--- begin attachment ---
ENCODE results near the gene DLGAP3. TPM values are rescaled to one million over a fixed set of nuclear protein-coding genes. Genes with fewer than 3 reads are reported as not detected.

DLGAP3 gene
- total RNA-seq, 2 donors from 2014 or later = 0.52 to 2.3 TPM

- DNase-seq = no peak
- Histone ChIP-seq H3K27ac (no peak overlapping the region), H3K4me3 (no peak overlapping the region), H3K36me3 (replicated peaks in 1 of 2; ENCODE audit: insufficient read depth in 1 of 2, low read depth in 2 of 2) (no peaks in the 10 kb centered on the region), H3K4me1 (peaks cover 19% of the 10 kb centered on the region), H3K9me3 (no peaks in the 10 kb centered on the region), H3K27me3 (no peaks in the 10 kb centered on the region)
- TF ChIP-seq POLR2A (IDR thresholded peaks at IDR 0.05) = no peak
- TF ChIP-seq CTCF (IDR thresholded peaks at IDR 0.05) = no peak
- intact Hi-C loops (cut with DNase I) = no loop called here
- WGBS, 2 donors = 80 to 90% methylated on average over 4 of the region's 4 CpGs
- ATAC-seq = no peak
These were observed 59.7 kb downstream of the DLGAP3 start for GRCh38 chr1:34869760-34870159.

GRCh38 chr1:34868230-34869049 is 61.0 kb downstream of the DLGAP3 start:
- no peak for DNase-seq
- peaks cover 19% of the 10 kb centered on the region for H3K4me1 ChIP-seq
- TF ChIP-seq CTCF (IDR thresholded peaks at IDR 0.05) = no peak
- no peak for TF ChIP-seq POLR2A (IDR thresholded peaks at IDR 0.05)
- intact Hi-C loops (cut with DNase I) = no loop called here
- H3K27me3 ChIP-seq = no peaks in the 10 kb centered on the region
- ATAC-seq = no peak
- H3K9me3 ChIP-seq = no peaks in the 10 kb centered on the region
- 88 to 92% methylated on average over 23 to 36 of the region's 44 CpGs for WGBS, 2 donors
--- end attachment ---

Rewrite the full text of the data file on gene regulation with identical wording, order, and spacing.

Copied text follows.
ENCODE results near the gene DLGAP3. TPM values are rescaled to one million over a fixed set of nuclear protein-coding genes. Genes with fewer than 3 reads are reported as not detected.

DLGAP3 gene
- total RNA-seq, 2 donors from 2014 or later = 0.52 to 2.3 TPM

- DNase-seq = no peak
- Histone ChIP-seq H3K27ac (no peak overlapping the region), H3K4me3 (no peak overlapping the region), H3K36me3 (replicated peaks in 1 of 2; ENCODE audit: insufficient read depth in 1 of 2, low read depth in 2 of 2) (no peaks in the 10 kb centered on the region), H3K4me1 (peaks cover 19% of the 10 kb centered on the region), H3K9me3 (no peaks in the 10 kb centered on the region), H3K27me3 (no peaks in the 10 kb centered on the region)
- TF ChIP-seq POLR2A (IDR thresholded peaks at IDR 0.05) = no peak
- TF ChIP-seq CTCF (IDR thresholded peaks at IDR 0.05) = no peak
- intact Hi-C loops (cut with DNase I) = no loop called here
- WGBS, 2 donors = 80 to 90% methylated on average over 4 of the region's 4 CpGs
- ATAC-seq = no peak
These were observed 59.7 kb downstream of the DLGAP3 start for GRCh38 chr1:34869760-34870159.

GRCh38 chr1:34868230-34869049 is 61.0 kb downstream of the DLGAP3 start:
- no peak for DNase-seq
- peaks cover 19% of the 10 kb centered on the region for H3K4me1 ChIP-seq
- TF ChIP-seq CTCF (IDR thresholded peaks at IDR 0.05) = no peak
- no peak for TF ChIP-seq POLR2A (IDR thresholded peaks at IDR 0.05)
- intact Hi-C loops (cut with DNase I) = no loop called here
- H3K27me3 ChIP-seq = no peaks in the 10 kb centered on the region
- ATAC-seq = no peak
- H3K9me3 ChIP-seq = no peaks in the 10 kb centered on the region
- 88 to 92% methylated on average over 23 to 36 of the region's 44 CpGs for WGBS, 2 donors